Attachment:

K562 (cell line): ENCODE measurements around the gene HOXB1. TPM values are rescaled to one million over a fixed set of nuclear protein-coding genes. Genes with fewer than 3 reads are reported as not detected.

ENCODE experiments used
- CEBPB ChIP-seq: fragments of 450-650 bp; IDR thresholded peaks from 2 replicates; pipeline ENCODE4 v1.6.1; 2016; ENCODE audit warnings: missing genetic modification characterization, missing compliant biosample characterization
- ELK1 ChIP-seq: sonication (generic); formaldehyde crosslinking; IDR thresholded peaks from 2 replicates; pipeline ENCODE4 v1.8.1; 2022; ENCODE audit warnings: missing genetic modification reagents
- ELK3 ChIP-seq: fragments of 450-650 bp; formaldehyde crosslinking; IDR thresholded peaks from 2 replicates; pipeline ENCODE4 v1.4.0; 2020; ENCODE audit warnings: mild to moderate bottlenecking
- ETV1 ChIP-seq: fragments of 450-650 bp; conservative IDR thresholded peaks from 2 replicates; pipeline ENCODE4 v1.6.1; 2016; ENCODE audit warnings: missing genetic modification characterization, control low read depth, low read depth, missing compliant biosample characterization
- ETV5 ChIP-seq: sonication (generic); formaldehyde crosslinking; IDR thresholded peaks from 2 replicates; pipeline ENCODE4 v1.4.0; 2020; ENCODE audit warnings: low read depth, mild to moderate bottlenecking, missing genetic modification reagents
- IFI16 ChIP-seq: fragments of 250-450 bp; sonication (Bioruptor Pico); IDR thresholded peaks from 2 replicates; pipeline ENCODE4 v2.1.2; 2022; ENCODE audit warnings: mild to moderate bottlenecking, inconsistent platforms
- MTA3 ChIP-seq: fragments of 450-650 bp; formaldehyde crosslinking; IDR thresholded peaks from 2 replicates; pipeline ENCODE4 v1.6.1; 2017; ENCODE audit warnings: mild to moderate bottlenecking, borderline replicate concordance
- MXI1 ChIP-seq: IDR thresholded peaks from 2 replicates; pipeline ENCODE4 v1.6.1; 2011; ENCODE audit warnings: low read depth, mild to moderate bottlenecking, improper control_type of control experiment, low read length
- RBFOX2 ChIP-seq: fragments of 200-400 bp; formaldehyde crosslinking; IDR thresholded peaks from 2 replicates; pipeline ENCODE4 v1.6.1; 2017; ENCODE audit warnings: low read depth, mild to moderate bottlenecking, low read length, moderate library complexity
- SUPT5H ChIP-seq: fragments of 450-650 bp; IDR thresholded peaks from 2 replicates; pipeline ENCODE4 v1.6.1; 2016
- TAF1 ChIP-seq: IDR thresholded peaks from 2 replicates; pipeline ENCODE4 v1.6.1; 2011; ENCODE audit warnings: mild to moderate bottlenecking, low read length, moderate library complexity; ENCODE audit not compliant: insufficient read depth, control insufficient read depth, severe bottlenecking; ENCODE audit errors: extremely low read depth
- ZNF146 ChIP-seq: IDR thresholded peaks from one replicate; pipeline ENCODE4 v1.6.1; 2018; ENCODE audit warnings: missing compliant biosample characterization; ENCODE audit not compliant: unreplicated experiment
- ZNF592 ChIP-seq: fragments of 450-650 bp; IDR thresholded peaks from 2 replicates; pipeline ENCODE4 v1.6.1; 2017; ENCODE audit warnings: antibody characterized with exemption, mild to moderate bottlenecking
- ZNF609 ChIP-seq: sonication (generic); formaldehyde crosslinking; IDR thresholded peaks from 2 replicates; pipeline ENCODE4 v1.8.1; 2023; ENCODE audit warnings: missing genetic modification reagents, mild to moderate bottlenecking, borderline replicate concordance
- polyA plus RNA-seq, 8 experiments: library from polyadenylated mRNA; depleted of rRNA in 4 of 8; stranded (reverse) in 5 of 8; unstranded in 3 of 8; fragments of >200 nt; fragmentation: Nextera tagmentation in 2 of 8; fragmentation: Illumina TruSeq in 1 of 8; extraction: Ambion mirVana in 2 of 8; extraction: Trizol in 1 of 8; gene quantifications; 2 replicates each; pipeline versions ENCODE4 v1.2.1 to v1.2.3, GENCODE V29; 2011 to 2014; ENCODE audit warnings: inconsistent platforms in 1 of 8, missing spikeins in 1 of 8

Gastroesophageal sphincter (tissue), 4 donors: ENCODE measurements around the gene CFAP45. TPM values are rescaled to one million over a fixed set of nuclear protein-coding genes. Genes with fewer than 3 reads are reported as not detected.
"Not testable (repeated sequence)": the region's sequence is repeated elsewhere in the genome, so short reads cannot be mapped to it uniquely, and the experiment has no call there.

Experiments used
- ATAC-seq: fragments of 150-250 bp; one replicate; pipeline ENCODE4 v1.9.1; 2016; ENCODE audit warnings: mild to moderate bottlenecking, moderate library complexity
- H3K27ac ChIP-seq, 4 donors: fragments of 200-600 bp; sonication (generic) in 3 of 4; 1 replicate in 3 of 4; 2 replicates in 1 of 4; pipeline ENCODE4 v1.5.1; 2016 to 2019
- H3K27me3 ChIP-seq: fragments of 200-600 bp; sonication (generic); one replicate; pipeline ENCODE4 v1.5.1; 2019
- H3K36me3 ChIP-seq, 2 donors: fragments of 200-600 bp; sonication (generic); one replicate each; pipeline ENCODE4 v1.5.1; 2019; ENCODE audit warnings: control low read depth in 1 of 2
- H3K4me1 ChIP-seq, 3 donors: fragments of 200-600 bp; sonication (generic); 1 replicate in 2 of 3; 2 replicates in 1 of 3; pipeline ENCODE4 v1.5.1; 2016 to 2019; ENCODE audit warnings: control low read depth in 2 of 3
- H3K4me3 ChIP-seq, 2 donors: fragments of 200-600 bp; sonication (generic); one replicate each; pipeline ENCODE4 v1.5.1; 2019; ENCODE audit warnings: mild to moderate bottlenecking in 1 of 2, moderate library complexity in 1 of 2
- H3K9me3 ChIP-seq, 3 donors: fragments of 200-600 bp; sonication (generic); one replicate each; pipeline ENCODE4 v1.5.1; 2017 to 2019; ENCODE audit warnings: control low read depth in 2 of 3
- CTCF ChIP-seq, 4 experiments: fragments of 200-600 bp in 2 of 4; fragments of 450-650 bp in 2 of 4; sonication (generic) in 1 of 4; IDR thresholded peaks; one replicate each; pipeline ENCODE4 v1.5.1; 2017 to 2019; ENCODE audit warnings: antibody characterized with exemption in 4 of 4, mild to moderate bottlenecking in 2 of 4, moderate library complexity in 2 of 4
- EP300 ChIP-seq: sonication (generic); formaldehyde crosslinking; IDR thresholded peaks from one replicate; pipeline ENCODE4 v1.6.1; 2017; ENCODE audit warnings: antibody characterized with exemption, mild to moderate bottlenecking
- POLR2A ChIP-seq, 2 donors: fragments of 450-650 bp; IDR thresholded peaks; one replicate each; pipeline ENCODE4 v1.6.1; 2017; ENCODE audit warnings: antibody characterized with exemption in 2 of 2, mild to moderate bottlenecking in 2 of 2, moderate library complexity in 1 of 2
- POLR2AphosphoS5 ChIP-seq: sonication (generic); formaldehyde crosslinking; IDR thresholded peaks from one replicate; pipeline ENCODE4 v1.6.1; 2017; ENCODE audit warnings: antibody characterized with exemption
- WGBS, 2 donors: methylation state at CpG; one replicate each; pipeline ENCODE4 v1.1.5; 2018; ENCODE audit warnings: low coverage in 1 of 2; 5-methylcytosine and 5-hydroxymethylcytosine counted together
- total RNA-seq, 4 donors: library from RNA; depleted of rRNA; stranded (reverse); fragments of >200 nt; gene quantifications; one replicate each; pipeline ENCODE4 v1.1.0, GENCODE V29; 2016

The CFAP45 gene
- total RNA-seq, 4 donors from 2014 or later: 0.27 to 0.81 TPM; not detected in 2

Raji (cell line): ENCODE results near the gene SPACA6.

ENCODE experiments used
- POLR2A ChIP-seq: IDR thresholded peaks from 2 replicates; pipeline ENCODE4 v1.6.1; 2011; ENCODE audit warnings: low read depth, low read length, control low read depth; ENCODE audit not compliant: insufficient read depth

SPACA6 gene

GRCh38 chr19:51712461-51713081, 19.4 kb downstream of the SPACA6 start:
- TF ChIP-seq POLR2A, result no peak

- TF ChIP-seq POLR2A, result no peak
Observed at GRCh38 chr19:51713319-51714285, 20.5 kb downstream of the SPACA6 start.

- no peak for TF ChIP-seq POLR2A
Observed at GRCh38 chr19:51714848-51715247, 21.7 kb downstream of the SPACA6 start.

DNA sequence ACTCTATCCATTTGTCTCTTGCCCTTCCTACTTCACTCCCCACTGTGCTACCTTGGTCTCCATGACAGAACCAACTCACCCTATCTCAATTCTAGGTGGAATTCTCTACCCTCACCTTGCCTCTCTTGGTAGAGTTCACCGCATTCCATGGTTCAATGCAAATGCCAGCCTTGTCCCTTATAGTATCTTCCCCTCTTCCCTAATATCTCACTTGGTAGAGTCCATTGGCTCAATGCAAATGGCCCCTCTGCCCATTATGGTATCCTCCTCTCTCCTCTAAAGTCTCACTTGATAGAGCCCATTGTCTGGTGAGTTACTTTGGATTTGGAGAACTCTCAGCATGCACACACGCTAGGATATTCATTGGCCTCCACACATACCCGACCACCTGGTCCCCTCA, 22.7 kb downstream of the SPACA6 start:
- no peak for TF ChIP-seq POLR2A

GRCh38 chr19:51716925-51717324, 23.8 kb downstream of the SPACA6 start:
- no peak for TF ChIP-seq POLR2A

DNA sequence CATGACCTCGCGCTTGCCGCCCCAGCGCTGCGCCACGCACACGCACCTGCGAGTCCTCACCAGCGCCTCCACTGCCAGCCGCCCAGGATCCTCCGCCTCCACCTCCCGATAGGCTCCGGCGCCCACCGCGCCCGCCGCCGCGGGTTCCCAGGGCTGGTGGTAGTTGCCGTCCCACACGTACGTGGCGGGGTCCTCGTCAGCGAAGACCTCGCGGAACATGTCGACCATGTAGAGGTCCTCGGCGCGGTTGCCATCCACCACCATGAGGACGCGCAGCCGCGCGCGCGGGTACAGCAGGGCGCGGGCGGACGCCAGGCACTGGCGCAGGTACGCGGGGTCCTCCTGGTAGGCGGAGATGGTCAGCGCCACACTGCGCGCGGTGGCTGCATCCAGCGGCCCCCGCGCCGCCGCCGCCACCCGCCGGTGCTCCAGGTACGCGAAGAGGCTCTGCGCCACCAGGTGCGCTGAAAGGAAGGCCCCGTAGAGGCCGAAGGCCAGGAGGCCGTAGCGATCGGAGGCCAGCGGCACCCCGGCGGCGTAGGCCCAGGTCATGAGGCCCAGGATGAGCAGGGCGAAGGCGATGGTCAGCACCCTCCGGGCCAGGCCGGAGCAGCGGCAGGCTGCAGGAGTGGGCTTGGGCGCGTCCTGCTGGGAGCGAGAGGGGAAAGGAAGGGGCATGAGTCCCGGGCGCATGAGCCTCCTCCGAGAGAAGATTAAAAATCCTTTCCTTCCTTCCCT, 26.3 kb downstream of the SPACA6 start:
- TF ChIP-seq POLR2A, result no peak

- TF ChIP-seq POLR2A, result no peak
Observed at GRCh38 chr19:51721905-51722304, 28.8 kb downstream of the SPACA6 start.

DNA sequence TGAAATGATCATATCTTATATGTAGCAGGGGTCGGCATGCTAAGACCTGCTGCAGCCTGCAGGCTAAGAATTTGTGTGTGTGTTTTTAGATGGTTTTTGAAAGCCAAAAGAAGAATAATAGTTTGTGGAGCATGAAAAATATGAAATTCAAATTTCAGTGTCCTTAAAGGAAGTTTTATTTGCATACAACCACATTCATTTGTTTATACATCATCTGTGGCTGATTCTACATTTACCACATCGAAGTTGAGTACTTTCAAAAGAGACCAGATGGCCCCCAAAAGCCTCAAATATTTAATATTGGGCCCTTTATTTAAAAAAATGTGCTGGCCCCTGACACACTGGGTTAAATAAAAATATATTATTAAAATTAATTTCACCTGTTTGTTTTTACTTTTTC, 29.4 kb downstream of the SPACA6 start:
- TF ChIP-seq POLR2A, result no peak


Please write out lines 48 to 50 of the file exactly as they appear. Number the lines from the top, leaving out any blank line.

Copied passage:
GRCh38 chr19:51716925-51717324, 23.8 kb downstream of the SPACA6 start:
- no peak for TF ChIP-seq POLR2A

DNA sequence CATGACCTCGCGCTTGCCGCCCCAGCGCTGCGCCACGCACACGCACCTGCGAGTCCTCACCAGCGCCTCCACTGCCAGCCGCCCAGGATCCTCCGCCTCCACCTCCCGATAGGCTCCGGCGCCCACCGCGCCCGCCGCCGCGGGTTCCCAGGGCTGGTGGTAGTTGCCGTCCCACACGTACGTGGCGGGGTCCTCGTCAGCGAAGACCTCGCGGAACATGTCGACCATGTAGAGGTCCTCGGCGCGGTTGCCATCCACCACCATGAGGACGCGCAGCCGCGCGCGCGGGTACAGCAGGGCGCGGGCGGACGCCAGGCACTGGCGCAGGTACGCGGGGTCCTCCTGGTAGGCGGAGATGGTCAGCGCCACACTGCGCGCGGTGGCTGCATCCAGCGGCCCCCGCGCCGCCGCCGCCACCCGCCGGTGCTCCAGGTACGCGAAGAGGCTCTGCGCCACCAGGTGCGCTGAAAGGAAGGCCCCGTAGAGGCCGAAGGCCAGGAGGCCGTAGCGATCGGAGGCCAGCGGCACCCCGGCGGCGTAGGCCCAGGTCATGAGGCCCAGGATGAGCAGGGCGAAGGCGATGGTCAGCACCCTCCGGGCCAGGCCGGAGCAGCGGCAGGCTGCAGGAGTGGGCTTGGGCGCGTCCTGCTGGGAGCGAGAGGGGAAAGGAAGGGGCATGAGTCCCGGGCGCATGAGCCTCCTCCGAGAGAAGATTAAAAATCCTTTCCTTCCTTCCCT, 26.3 kb downstream of the SPACA6 start: